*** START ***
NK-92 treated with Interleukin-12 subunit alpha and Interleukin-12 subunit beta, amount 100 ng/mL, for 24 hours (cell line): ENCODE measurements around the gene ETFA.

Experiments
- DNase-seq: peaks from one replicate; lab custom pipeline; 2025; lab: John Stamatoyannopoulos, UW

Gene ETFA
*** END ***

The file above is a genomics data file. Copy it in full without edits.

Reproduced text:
NK-92 treated with Interleukin-12 subunit alpha and Interleukin-12 subunit beta, amount 100 ng/mL, for 24 hours (cell line): ENCODE measurements around the gene ETFA.

Experiments
- DNase-seq: peaks from one replicate; lab custom pipeline; 2025; lab: John Stamatoyannopoulos, UW

Gene ETFA